“We just have a pot over the side here, and give people a place to put their money,” says Trust Fund founder and president Fred M. Lange. “I used to say, ’Give us the money and let us hold it. How the hell are you gonna take a Texaco bond and cut it into $5 or $10 and $5 again for contributions?’ So 1 take the bond, put it in an account, and when they want to give something, we just send it. We’re just giving these fine people a service.”

Walter Hailey’s is an advise-and-consult fund, and if you multiplied it dozens of times over, you’d account for most of the money that is in the Dallas Community Chest Trust Fund. The trust fund is really an umbrella over many smaller funds, most of which are advise-and-consult. There is the Eppler, Guerin and Turner Inc. Fund, for example, which in 1974 spread $9110 in mostly three-digit contributions across popular charities in Dallas. There is the Marty Martin Fund, which in the same year gave $278,466 under the name of the Dallas Community Chest Trust Fund – including a $73,600 check to the Campus Crusade for Christ in San Bernardino, California. And there is the Perot Fund, founded by Ross Perot, which put Community Chest giving to perhaps its most creative use in 1976 with the purchase of horses in Shelbyville, Tennessee, for the New York City Police Department. The price tag on this gift was $16,467. (Saddles costing $10,464 were also purchased through Perot’s fund from a firm in Richmond, Virginia.)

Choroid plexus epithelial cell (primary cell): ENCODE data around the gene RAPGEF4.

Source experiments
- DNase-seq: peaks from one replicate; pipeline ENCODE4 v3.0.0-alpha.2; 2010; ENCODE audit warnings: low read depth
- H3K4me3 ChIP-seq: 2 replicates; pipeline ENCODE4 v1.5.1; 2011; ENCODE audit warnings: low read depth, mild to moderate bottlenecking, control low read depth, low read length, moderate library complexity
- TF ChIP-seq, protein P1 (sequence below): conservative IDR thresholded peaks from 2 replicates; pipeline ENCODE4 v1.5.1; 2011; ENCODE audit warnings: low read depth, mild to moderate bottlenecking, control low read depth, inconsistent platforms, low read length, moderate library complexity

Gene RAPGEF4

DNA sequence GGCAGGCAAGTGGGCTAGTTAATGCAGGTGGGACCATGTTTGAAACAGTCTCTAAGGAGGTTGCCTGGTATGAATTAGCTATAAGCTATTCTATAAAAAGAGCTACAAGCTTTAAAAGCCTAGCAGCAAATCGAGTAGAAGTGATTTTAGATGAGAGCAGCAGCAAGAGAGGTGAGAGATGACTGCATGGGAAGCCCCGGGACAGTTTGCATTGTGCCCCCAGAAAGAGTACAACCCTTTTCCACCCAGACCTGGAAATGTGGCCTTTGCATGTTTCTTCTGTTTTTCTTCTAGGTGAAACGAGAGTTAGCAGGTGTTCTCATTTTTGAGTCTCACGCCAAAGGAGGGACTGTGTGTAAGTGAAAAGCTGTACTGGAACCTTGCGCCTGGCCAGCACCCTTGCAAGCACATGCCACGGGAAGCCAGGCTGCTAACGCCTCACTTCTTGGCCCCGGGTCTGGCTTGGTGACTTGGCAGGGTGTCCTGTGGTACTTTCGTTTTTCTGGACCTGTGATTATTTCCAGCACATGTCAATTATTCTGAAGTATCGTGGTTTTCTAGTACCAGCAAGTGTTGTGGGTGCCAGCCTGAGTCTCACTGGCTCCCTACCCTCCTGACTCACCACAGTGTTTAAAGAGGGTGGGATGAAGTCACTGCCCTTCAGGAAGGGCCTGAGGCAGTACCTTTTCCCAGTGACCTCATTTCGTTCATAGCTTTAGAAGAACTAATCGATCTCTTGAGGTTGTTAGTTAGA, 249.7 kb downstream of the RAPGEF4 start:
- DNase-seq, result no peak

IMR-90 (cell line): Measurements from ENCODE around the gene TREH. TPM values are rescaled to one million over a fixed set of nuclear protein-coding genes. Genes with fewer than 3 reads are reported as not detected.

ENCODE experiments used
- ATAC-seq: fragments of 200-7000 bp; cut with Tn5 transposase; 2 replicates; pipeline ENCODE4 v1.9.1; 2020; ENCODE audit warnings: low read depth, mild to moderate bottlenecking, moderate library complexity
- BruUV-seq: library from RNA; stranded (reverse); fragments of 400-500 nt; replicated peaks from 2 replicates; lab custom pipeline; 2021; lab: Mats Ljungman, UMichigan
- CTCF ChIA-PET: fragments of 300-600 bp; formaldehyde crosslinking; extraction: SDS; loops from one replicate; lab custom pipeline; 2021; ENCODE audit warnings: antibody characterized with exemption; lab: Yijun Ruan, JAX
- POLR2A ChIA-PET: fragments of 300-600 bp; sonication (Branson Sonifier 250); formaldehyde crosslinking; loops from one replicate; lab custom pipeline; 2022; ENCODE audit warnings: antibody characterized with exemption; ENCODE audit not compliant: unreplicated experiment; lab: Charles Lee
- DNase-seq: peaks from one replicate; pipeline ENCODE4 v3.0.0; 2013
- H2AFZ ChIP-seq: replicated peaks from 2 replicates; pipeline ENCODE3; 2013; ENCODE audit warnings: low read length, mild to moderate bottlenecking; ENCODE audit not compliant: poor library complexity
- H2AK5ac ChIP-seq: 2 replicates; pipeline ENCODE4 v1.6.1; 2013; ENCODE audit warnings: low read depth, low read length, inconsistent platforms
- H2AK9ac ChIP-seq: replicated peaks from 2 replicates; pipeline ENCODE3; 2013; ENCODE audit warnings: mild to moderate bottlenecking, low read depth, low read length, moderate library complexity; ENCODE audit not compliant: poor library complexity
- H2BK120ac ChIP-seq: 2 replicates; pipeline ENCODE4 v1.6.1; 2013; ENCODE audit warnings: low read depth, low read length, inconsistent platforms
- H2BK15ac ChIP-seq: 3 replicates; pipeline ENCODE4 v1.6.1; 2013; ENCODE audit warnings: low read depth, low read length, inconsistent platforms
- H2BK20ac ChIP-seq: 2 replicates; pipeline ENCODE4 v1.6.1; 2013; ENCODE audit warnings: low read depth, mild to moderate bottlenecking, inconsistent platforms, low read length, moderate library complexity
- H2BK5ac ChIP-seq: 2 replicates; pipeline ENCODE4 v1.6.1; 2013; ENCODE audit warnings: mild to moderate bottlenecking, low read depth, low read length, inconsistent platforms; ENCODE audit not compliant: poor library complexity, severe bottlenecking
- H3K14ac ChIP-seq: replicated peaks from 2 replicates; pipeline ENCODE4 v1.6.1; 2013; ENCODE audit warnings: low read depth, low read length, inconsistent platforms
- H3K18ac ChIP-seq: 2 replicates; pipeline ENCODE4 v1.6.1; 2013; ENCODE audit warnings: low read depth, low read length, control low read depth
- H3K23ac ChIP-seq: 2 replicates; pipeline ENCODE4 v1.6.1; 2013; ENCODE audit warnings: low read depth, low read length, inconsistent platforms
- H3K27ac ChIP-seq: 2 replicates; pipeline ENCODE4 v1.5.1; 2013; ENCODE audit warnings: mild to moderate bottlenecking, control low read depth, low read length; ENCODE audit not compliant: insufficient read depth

In total, an estimated 130 advise-and-consult funds account for $25 million in the Dallas Community Chest Trust Fund. The entire fund is worth $32 million. That leaves $7 million remaining in assets – less than $3 million of which is in that category of greatest potential benefit to Dallas, the general fund. Earnings on money in the general fund have no strings attached; it is money that can be spent purely at the discretion of the Chest’s trustees. But there’s hardly anything to show for it.